Understanding The CA Prisoner Hunger Strike

Prison officials have confirmed that 29,000 prisoners in California are now on hunger strike. The prisoners are striking in solidarity with inmates being held in solitary confinement in maximum security Pelican Bay State Prison in Northern California. When the strike began on Monday, officials confirmed that two-thirds of the state's 33 lockups contained inmates involved in the strike. Which raises some questions:

How were the prisoners able to organize the strike?

Reporter Michael Montgomery told NPR that "inmates were able to coordinate the hunger strike through letters and visits, and families and advocates have helped get the word out to prisons throughout the state." Laura Magnani, a nationally known expert on solitary confinement, told The Guardian that leaders of the strike are also defying their isolation to organize the mass protest.

When is the last time this happened?

In the past two years, three hunger strikes have been conducted to protest conditions in California state prisons, and some have actually been successful. After the 2011 hunger strike (during which 11,600 prisoners protested), some of the strikers' demands—such as lifting the ban on inmates taking and sending photographs of themselves to family members—were met. In addition, the California Assembly met and altered the gang validation procedure (the procedure that determines if an inmate should be put into solitary confinement) so that an inmates could be deemed a gang member based on behaviour, not on association with other inmates.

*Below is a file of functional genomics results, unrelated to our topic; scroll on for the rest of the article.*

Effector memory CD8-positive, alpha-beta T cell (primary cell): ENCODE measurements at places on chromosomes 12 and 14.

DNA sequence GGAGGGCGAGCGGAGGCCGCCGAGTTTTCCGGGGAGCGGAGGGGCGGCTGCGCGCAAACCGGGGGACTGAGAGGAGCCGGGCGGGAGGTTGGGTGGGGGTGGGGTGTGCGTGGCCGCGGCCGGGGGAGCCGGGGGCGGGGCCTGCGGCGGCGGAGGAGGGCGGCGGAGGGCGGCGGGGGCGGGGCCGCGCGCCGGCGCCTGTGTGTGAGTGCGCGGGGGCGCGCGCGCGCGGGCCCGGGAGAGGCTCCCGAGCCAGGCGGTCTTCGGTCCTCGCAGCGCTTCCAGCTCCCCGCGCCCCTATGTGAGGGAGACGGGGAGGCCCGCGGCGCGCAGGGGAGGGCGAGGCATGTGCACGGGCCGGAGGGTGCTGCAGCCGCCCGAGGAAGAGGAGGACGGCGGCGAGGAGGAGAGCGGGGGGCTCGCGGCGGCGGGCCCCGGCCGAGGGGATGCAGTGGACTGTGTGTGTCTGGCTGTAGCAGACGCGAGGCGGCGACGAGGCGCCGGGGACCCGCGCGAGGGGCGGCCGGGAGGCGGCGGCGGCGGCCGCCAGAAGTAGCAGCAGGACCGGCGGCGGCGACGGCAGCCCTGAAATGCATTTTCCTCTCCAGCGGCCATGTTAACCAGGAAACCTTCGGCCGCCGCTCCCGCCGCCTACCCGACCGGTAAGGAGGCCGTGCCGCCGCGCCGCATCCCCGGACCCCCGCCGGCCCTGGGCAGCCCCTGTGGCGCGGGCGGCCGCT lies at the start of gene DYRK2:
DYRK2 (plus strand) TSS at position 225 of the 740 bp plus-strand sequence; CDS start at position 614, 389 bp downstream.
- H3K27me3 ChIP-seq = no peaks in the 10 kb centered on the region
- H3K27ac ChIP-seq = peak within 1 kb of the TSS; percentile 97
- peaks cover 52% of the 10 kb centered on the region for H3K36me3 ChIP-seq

What are the strikers' demands this time?

The strike began as a protest against the use of solitary confinement, which they claim is equivalent to torture. Other demands include more adequate nutrition, ending group punishment, putting a 5-year limit on solitary confinement, an overhaul to the policy of identifying suspected gang members, the right to make monthly phone calls, and improving rehabilitation programs.

How can I stay updated on what's going on with the strike?

At this time, there does not seem to be an individual leader of the movement, but the Prisoner Hunger Strike Solidarity (PHSS), has created a pretty impressive blog to stay up-to-date.

According to Jules Lobel, the president of the Center for Constitutional Rights and the lead lawyer in a federal lawsuit over solitary confinement, this strike is likely to last awhile.

“Last time, they took promises of reforms, but they are not going to do that again, because two years later the reforms have not materialized in any real way,” Lobel told The New York Times. “This could become a very serious situation over time, because it seems we have a substantial group of people who are prepared to see it to the end if they don’t get real change,” he said.